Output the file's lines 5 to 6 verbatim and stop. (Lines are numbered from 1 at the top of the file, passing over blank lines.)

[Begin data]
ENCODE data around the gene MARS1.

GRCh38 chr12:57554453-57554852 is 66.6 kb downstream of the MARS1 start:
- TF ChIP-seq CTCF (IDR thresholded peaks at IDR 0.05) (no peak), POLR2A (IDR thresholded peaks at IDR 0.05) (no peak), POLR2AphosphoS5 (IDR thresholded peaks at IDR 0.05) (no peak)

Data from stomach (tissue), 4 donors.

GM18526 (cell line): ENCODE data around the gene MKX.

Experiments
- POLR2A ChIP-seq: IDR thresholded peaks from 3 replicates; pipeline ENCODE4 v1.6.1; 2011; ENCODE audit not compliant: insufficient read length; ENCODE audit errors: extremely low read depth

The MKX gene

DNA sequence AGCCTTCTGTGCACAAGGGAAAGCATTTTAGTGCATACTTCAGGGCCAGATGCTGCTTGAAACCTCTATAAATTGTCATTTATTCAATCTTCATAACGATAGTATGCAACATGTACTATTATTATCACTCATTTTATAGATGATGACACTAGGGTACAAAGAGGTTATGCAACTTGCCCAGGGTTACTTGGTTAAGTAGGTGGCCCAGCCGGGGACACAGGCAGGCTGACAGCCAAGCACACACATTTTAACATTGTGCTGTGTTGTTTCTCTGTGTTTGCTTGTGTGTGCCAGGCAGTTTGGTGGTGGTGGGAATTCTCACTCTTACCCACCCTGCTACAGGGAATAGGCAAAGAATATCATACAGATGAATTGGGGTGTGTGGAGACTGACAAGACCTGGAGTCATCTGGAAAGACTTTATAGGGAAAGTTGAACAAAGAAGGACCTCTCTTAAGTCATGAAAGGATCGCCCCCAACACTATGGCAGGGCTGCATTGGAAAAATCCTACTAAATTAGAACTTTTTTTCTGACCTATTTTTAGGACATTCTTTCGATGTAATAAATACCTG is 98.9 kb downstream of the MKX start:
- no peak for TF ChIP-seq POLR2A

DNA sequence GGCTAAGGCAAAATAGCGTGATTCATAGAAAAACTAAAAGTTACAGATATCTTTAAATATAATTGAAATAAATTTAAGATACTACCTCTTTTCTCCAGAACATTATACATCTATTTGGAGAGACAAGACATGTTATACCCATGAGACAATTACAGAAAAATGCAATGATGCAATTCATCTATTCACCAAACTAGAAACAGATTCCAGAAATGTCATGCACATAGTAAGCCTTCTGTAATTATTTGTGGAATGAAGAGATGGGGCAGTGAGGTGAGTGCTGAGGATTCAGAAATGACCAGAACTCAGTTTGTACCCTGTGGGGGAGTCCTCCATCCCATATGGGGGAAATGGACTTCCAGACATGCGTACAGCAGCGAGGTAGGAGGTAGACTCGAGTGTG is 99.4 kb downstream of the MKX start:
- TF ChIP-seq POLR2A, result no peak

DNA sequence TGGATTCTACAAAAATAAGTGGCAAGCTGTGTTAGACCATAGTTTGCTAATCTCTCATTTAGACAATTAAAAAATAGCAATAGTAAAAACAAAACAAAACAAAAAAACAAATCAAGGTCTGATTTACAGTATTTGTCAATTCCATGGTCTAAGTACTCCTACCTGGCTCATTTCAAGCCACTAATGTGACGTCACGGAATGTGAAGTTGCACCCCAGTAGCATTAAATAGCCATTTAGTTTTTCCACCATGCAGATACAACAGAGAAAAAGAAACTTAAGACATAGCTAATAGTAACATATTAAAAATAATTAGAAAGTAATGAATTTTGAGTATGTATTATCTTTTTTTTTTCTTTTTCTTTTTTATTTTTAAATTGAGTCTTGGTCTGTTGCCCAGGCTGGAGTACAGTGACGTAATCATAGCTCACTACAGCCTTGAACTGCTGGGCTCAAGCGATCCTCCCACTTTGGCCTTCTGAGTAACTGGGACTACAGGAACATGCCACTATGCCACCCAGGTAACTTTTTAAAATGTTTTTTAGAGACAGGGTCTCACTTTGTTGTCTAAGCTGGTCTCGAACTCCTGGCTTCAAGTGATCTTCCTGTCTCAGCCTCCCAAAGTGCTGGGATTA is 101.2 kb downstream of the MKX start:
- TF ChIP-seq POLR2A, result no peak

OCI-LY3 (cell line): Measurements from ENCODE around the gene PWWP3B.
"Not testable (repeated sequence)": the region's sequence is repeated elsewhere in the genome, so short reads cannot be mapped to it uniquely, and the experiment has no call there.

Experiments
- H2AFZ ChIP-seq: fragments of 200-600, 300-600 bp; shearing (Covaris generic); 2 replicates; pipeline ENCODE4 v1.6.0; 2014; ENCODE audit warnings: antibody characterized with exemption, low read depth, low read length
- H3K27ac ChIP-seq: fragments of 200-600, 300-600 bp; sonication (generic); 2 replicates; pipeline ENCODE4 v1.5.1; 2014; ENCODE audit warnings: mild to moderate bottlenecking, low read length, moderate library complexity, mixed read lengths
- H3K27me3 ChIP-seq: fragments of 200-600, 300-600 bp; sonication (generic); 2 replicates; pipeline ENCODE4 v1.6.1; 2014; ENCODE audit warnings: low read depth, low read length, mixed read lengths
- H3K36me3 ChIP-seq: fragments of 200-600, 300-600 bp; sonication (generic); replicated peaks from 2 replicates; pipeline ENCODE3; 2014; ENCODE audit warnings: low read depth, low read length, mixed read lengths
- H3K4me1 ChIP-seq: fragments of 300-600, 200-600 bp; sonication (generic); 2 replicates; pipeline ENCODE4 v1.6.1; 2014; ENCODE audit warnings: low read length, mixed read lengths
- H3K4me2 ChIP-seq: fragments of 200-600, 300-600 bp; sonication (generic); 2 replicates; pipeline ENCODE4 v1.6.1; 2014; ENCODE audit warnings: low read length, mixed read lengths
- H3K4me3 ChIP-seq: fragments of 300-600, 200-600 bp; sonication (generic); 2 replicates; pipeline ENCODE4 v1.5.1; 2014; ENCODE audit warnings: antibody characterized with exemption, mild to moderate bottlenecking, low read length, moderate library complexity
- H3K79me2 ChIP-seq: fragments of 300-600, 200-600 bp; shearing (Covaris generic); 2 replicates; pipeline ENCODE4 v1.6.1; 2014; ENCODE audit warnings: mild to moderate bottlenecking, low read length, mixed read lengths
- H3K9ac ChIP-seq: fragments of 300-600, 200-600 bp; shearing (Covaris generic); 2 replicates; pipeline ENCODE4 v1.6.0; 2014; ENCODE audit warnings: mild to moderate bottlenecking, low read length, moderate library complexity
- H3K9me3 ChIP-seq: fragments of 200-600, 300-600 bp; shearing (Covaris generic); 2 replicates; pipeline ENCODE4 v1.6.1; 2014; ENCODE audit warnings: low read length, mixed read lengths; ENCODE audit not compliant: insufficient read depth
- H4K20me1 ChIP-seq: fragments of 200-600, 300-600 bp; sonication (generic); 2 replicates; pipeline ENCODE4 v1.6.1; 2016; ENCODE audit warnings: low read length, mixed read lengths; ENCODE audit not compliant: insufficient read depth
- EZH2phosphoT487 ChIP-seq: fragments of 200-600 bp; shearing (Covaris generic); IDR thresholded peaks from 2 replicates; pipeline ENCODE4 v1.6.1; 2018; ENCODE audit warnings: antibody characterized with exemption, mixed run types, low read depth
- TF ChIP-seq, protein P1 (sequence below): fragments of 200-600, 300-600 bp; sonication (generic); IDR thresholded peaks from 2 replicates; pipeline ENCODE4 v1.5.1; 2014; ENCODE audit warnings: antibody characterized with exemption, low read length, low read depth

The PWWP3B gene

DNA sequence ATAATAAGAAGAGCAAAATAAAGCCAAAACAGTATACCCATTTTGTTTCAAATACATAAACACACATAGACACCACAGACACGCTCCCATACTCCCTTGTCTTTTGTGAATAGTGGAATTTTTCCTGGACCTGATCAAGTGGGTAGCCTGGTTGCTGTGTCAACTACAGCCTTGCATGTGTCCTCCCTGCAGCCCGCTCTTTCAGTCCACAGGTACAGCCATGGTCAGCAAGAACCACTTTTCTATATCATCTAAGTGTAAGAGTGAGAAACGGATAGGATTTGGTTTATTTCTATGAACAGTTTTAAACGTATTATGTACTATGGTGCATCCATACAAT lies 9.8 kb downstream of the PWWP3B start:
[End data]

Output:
GM18526 (cell line): ENCODE data around the gene MKX.

Experiments